We're a few days into the festive season now: the rush is over, and many will be settling down for a few relaxing days before the usual routine kicks off again in January.
Unsurprisingly, many will be turning to the seemingly endless selection of films on Netflix to see them through the dark evenings. Need some recommendations? Here's a few...
Netflix has long since been taken seriously on the TV front, but 2017 was the year they finally started releasing a few films worth talking about (a few past documentaries aside). There’s still an overemphasis on quantity over quality… but the odd gem like Okja, which Netflix proudly premiered at the Cannes Film Festival, is worth paying attention to.
Of course, it’s no surprise they had something interesting on their hands with the latest film from Bong Joon-ho, the immensely talented South Korea director. This one is, on the surface, a tale of a girl and her giant, genetically engineered ‘super pig’. This is the launching pad for a dizzying tale that is part wild comedy, part thrilling adventure, and part… OK all pro-vegetarian. This doesn’t all work by any stretch - Jake Gyllenhaal feels like he’s in a different film to the rest of the cast - but it is an idiosyncratic, ambitious film that is both a joy to watch and quite unlike anything else.
The Meyerowitz Stories (New & Selected)
Netflix’s other Cannes selection for this year, and unsurprisingly also a cut above the rest of their original fare. This was a relatively safe bet: Noah Baumbach (Frances Ha, The Squid and the Whale) is one of the most established and acclaimed American indie filmmakers, with a style often suited to the small screen. If this one doesn’t quite reach the heights of his very best, it’s not far off either.
The film the three Meyerowitz siblings - played by Adam Sandler, Ben Stiller and Elizabeth Marvel - and their father (Dustin Hoffman) & his current wife (Emma Thompson). Anyone who has ever seen a Baumbach film will be in warmly familiar territory - this is as sharply written and cleverly observed as you’d expect. But it’s most noteworthy for being the first truly good Adam Sandler film in more than a decade. Punch Drunk Love, for now, remains the definitive Sandler performance, but this one ain’t too shabby.
Back to the Future trilogy
Listen, I don’t need to say much here - you know the score (and I don't just mean that soundtrack). The trilogy has recently been added to, and so no better time to get reacquainted with some old friends. Or maybe you can introduce Marty, Doc, Biff et al to a younger generation if you haven’t already.
It’s Back to the Future, and Back to the Future is always a good thing.
La La Land
12 months ago, 2017 was looking like the year of La La Land. Early word from the US was ecstatic, from critics & audiences alike. When it finally made it over here earlier this year, it was still a hit, but the ‘backlash’ was harder to ignore - it found its fair share of detractors. It was the Oscars, though, that guaranteed the film’s place in history, but not in the most positive sense - it was incorrectly read out as Best Picture, leading to the most awkward gaffe in the Academy’s history. Moonlight may have deserved the award, but the whole thing was a bit of an embarrassment for all involved.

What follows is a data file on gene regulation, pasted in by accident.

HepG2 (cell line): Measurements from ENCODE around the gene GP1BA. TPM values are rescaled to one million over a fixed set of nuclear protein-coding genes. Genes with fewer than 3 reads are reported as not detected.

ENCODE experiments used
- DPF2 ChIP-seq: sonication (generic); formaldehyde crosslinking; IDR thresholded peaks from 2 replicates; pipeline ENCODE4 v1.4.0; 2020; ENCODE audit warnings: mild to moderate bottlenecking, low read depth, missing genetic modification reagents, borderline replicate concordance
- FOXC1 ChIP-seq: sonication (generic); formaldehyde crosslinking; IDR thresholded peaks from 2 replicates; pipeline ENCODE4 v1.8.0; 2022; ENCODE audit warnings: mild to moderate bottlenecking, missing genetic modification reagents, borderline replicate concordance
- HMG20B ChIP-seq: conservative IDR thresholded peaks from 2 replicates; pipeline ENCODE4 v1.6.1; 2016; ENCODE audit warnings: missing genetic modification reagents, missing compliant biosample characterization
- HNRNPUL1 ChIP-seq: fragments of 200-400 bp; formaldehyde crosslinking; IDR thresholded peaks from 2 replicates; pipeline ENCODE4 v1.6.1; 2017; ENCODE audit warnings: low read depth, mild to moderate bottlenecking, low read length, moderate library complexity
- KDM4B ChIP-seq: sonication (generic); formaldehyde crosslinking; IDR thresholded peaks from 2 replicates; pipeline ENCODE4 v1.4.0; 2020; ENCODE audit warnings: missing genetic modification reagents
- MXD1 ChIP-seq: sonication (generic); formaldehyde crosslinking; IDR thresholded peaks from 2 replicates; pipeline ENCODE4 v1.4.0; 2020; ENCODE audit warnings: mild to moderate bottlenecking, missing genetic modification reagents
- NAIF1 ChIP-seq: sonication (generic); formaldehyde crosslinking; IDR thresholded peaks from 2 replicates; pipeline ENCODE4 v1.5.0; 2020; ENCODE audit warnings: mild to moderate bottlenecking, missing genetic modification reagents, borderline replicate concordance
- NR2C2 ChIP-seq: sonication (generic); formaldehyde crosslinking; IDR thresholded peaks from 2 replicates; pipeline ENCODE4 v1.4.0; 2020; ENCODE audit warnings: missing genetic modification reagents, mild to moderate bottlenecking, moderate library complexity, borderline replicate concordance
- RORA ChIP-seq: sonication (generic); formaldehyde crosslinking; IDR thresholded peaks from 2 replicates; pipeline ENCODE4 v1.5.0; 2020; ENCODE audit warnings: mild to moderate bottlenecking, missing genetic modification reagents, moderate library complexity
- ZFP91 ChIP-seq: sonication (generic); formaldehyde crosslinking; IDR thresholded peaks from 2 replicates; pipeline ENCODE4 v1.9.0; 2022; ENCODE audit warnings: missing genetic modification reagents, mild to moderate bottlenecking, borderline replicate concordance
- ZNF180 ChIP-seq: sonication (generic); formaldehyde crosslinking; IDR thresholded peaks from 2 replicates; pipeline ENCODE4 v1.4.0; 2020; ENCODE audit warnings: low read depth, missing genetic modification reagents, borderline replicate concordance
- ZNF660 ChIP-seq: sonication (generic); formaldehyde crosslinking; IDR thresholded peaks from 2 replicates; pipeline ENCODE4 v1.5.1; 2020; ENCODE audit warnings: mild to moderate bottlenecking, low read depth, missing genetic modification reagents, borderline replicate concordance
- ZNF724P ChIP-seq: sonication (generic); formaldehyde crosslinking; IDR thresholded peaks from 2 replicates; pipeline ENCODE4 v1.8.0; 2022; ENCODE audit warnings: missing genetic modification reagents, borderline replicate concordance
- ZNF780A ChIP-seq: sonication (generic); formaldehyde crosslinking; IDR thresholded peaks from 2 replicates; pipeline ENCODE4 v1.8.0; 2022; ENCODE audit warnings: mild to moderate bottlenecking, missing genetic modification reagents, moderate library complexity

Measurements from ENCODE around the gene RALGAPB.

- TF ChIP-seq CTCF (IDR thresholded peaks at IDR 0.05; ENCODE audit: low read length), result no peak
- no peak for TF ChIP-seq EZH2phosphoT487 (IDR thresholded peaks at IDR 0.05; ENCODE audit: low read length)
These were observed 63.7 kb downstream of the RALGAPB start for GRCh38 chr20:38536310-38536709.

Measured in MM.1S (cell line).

A few months on, it’s worth taking another look at La La Land on its own technicolour terms. Some of the criticism was fair, and this LA-set musical certainly not going to change cinema. But it’s a pleasure to watch - bursting with enthusiasm, colour and good vibes. Director Damien Chazelle is having a ball, and so are the cast. The camera joyfully swoops and drifts around the place, and some of the songs are gems (even if the incredible choreography threatens to overwhelm them at times).
There’s something more going on beneath the surface too - this is a film that goes out of its way to deconstruct many of the classic Hollywood myths. La La Land wears its inspirations on its sleeve - most particularly the French classic The Umbrellas of Cherbourg - but if ever there was a film for a quiet December night by the fire, this is it.
Jeremy Saulnier’s thriller is a rush of a film: funny, brutal and with barely a wasted second. The set-up is endearingly straightforward. A punk rock band ends up performing in a dodgy bar outside the US city of Portland. The gig doesn’t go swimmingly, but things turn really sour when the band members end up as accidental witnesses to a murder. They get locked in the green room as the skinhead gang that controls the bar decide what do with them.
This is a taut, accessible thriller that finds an amazing level of tension in its simple premise. It’s a violent film at times, but has a blackly comic streak running through it too: it can be almost slapstick in the way some of its ferocious setpieces play out.
The cast are superb: the band members include Arrested Development’s Alia Shawkat and the late Anton Yelchin (in one of the best performances), and there’s lots of talented character actors offering support. But it’s the great Patrick Stewart who proves the film’s MVP: as the leader of the skinhead, he goes all in as a charismatic but terrifying villain. He’s having a ball here, and most viewers will too.
For A Few Dollars More
Netflix’s collection of older films tends to be a bit scattershot, but there are typically at least a few stone cold classics in there. A Few Dollars More is one such film currently hiding in a submenu somewhere.
Clint Eastwood’s The Man With No Name featured in a trilogy of spaghetti westerns from the great Sergio Leone. This is technically the second in the series, but no matter: it, like the others. happily stands alone. This one has it all: duels, shootouts, bank robberies, and - most importantly - a killer soundtrack from Ennio Morricone. 50 years after release, this feels as fresh & playful as ever.